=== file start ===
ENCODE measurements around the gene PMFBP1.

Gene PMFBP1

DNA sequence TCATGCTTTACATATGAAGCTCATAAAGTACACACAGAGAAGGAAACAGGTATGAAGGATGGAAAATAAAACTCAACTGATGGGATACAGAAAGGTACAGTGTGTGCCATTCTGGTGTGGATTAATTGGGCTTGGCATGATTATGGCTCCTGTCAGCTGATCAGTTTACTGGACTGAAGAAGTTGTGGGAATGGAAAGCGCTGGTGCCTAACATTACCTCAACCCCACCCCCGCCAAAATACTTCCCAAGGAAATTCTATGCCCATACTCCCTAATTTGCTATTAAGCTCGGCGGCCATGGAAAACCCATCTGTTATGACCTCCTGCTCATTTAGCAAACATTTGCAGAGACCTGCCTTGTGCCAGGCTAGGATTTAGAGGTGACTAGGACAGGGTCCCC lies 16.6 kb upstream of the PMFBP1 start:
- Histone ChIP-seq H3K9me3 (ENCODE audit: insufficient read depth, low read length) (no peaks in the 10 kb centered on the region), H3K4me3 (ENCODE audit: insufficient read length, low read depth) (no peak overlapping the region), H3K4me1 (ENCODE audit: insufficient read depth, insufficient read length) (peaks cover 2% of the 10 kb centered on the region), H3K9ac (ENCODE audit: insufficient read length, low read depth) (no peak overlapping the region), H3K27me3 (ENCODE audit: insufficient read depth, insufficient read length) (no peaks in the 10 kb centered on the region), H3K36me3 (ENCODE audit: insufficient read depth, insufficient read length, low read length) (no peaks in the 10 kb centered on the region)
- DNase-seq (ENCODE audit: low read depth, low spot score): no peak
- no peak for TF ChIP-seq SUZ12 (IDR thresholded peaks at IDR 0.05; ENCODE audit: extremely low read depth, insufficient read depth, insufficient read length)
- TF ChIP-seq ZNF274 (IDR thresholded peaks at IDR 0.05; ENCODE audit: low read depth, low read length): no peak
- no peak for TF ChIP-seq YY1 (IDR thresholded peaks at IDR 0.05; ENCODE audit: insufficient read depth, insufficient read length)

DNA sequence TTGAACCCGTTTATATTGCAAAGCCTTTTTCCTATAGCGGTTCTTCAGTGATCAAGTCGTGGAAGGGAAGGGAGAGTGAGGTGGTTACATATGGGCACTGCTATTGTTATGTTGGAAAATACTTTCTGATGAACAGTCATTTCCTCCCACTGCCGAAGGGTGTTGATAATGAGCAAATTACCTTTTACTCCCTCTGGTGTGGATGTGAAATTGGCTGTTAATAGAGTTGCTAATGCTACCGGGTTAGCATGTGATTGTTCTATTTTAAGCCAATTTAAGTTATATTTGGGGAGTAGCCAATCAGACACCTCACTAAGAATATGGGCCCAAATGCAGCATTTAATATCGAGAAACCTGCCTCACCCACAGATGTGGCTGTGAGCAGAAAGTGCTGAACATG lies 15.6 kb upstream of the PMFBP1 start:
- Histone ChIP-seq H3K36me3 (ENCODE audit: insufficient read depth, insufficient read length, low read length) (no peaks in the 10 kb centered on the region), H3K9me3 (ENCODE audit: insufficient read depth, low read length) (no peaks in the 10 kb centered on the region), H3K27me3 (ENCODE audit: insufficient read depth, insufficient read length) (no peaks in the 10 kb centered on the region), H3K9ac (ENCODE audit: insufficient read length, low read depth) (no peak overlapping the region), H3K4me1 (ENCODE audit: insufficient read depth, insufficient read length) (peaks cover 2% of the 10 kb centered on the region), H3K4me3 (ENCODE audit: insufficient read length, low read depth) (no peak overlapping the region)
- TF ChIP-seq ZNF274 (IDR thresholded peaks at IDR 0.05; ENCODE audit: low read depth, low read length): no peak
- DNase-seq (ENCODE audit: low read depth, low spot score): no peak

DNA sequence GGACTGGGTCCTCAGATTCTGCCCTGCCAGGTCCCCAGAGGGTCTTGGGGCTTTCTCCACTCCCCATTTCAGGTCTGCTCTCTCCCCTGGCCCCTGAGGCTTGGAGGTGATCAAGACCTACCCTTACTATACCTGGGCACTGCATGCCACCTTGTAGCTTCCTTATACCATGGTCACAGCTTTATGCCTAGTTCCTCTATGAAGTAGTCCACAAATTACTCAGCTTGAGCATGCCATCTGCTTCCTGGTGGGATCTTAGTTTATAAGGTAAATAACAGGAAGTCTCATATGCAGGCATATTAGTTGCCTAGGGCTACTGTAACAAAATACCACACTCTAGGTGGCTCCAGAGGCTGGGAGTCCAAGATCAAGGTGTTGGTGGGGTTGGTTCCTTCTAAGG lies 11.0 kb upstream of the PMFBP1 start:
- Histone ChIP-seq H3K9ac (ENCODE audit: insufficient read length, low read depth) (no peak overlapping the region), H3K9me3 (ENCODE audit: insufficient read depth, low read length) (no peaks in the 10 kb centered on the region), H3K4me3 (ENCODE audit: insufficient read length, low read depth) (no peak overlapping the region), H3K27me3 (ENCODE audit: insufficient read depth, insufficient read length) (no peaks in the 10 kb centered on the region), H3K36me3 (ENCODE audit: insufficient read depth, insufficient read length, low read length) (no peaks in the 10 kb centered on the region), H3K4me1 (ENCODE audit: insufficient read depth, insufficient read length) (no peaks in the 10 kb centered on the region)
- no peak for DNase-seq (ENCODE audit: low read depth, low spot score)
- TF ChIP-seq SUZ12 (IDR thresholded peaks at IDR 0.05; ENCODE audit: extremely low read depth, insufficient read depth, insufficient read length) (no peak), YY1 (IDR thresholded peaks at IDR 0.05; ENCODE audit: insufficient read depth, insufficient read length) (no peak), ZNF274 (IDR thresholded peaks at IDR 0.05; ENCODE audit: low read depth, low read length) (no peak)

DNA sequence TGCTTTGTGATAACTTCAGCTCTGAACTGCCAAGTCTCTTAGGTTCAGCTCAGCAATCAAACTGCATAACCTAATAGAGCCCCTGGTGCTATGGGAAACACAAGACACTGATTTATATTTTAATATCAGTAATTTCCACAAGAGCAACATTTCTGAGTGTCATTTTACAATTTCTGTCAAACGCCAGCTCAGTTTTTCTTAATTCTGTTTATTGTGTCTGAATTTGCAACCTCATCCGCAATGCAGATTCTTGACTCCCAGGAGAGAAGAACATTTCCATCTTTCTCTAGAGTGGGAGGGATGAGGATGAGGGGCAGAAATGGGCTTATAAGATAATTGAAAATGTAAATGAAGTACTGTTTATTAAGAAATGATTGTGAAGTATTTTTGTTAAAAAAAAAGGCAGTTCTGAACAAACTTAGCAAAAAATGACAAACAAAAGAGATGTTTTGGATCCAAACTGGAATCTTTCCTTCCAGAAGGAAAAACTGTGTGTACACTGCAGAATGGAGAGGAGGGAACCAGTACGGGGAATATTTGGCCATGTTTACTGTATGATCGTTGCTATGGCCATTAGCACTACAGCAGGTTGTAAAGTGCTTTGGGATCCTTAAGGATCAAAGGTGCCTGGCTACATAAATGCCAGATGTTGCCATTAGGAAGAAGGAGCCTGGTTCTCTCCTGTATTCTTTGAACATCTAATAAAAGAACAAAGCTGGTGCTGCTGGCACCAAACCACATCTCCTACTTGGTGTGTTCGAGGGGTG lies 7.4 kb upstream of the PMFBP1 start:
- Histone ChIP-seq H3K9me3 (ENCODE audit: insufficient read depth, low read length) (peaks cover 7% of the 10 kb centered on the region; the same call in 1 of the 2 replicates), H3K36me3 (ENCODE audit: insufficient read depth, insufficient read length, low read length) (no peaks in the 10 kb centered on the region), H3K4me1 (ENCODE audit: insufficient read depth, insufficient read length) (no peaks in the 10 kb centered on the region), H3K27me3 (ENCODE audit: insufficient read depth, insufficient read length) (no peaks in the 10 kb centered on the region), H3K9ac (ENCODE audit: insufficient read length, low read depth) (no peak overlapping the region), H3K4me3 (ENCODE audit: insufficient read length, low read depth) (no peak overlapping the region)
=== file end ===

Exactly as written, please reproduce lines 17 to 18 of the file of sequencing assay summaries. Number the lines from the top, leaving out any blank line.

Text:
DNA sequence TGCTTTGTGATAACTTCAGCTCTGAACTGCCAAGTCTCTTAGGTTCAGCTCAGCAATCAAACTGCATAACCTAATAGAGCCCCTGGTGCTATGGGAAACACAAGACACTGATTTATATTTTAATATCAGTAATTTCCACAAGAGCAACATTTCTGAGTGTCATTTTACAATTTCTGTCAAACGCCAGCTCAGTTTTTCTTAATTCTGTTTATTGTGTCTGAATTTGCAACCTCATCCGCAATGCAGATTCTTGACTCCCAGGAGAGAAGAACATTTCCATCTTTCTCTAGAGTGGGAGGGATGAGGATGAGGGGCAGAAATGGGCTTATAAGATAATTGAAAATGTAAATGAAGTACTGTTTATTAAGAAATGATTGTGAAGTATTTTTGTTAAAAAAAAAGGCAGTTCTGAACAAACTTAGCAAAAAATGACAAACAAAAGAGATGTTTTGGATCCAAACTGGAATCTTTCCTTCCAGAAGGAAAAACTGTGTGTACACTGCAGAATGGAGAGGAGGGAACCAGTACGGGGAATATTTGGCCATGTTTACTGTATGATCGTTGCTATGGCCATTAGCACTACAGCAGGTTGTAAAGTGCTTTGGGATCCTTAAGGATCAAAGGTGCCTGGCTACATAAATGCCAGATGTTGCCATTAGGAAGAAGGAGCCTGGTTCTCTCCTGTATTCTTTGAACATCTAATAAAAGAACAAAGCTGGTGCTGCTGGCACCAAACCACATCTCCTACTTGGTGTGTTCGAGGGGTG lies 7.4 kb upstream of the PMFBP1 start:
- Histone ChIP-seq H3K9me3 (ENCODE audit: insufficient read depth, low read length) (peaks cover 7% of the 10 kb centered on the region; the same call in 1 of the 2 replicates), H3K36me3 (ENCODE audit: insufficient read depth, insufficient read length, low read length) (no peaks in the 10 kb centered on the region), H3K4me1 (ENCODE audit: insufficient read depth, insufficient read length) (no peaks in the 10 kb centered on the region), H3K27me3 (ENCODE audit: insufficient read depth, insufficient read length) (no peaks in the 10 kb centered on the region), H3K9ac (ENCODE audit: insufficient read length, low read depth) (no peak overlapping the region), H3K4me3 (ENCODE audit: insufficient read length, low read depth) (no peak overlapping the region)